Great info, thanks for the help!

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The nice thing about getting over the concrete wall is it makes it easier to see the next wall after it (the one with barbed wire on top). Make it over that one, and you’ll be able to climb the Dunning-Kruger wall that comes next. Careful, it’s a really big drop down the other side of that one. But once you’re on the other side, rather than a wall you’ll be scaling a mountain. This is all normal and required, so make sure you have fun with it!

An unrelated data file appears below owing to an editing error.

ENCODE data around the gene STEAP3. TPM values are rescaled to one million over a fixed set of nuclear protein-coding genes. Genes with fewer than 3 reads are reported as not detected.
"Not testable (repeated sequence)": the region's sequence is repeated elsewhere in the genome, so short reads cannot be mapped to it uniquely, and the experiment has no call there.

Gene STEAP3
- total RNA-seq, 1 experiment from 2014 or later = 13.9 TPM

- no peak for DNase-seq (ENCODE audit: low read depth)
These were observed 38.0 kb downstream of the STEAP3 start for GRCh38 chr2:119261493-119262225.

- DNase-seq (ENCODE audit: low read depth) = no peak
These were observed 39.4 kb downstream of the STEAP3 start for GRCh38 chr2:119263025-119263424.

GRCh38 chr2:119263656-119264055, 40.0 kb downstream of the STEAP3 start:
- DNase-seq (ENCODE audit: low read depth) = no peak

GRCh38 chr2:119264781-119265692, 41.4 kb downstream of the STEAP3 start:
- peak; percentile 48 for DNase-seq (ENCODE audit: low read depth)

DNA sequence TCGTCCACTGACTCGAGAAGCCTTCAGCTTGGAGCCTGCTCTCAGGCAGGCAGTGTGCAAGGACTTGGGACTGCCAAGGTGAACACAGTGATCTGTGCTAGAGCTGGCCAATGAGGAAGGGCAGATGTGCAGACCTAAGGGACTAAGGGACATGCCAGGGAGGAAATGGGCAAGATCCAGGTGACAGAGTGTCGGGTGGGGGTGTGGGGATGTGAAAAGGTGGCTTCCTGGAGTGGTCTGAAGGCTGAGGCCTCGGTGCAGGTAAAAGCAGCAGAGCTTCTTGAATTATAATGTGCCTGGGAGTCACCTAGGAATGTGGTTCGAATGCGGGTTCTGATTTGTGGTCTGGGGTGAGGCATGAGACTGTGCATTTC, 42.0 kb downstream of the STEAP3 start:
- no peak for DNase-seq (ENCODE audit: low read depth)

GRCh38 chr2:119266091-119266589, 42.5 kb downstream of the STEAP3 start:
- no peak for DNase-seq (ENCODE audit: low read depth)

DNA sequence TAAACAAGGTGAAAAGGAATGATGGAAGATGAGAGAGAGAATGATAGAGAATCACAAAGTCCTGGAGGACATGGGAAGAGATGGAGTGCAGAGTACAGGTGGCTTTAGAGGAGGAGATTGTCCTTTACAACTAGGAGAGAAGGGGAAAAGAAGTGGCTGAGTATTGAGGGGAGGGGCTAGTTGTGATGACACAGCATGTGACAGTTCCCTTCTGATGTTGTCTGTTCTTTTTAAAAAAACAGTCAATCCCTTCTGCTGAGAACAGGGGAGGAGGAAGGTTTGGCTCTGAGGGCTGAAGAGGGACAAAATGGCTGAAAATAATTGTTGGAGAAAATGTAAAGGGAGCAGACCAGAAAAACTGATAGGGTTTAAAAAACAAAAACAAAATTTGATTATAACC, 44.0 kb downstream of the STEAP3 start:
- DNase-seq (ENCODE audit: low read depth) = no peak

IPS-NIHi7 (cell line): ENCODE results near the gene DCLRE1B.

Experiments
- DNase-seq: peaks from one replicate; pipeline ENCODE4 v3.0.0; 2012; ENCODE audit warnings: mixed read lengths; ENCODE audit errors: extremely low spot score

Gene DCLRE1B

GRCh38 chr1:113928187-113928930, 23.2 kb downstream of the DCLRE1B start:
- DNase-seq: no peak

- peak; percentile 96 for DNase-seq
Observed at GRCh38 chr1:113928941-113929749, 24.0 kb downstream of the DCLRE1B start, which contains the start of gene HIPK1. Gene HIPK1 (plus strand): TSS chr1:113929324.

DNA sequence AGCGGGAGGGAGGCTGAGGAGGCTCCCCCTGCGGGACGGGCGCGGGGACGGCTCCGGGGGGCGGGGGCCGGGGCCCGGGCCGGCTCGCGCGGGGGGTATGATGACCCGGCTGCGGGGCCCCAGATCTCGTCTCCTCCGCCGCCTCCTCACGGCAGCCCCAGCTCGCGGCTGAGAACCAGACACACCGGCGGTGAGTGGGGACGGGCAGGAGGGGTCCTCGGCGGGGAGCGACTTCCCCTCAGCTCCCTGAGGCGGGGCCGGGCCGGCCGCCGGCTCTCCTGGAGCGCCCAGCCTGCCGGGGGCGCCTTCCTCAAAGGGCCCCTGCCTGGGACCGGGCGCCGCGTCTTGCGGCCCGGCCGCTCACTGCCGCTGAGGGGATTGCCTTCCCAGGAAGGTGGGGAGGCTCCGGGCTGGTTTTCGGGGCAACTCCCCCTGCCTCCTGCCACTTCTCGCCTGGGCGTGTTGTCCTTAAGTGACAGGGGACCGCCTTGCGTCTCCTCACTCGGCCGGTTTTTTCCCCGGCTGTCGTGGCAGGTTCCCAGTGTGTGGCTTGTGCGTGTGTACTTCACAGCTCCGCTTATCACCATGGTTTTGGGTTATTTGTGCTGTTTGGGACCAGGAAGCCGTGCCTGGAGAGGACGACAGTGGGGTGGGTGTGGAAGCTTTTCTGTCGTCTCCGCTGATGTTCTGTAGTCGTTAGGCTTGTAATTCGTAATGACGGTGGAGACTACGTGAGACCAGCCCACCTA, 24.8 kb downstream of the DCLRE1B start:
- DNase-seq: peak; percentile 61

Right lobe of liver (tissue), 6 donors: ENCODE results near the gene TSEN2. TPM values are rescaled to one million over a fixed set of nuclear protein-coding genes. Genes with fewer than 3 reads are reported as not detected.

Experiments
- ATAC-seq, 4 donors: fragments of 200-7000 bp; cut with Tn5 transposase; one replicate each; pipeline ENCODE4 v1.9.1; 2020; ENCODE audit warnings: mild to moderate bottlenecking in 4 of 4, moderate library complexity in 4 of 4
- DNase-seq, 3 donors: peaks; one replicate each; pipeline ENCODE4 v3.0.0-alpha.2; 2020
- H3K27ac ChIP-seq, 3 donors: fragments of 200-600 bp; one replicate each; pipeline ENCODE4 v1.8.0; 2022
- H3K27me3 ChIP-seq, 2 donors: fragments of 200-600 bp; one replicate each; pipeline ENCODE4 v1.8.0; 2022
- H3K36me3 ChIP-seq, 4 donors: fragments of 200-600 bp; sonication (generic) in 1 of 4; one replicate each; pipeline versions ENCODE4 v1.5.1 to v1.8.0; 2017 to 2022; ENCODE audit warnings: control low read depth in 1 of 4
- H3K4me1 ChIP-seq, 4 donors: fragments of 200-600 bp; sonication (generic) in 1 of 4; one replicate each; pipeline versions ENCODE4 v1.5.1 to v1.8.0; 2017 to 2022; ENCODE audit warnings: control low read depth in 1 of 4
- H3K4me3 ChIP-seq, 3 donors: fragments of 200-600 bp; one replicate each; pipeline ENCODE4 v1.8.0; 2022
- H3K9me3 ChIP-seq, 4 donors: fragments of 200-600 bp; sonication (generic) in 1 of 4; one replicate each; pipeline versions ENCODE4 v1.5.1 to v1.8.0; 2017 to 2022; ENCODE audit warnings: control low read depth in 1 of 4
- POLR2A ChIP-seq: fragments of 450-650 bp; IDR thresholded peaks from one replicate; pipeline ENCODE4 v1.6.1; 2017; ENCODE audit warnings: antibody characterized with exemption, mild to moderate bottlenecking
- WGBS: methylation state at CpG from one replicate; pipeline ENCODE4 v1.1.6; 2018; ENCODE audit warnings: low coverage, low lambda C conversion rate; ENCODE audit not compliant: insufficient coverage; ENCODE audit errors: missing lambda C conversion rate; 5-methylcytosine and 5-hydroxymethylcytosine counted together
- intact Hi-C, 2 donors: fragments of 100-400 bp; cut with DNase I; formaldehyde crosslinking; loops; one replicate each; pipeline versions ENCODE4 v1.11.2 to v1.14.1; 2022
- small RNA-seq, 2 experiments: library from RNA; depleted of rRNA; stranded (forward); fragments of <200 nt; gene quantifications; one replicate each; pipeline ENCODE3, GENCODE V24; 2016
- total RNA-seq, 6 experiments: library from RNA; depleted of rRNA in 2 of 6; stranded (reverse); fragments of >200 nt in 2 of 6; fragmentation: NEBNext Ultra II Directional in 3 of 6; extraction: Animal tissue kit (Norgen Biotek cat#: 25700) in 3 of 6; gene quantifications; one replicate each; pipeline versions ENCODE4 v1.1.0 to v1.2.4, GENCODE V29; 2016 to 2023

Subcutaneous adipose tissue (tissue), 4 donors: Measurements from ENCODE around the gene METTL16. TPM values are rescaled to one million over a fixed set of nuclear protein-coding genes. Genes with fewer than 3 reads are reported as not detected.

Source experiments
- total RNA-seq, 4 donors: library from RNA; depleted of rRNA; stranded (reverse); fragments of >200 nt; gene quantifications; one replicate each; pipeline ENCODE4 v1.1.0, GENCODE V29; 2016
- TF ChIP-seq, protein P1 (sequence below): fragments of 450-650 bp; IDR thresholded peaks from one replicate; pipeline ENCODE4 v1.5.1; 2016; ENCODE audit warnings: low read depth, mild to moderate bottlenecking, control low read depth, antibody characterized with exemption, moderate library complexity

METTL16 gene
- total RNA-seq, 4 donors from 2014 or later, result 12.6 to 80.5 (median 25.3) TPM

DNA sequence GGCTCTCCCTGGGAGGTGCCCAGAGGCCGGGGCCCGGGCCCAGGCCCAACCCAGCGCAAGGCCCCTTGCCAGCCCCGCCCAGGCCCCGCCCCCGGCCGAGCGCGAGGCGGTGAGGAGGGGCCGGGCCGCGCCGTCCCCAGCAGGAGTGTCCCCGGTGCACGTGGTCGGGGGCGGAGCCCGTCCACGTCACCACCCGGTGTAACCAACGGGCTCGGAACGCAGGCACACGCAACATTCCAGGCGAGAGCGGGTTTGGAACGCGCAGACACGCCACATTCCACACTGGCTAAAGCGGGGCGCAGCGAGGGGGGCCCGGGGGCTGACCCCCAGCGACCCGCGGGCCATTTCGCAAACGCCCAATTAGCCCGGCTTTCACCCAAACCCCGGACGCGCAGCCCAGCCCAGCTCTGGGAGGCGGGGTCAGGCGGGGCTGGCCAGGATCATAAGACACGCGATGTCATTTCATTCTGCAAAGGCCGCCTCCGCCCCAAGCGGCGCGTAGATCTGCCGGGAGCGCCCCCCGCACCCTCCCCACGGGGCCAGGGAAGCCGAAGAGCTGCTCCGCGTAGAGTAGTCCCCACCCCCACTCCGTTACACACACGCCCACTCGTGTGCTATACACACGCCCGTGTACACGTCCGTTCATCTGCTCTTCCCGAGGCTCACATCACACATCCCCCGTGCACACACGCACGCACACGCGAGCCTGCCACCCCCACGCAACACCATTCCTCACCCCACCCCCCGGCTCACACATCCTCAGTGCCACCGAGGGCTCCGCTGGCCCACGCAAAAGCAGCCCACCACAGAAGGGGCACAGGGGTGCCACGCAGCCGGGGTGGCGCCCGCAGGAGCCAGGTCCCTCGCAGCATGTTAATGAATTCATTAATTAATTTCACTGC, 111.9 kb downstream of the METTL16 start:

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I’ve been told that ニセコイ is also a rather text-dense tome, as it is a rom-com. Alas, I’m gonna try to mirror that goal - thus is the general consensus from a large part of the replies. Gradual progress, daily buildup, and if combined with the routine WK, grammar practice, and genki work, should yield progress - at least, that’s the dream.

Absolute Beginner Book Club, you say… That sounds like something right at my speed! Thanks for the heads-up!
Great advice, and much appreciated. Thanks!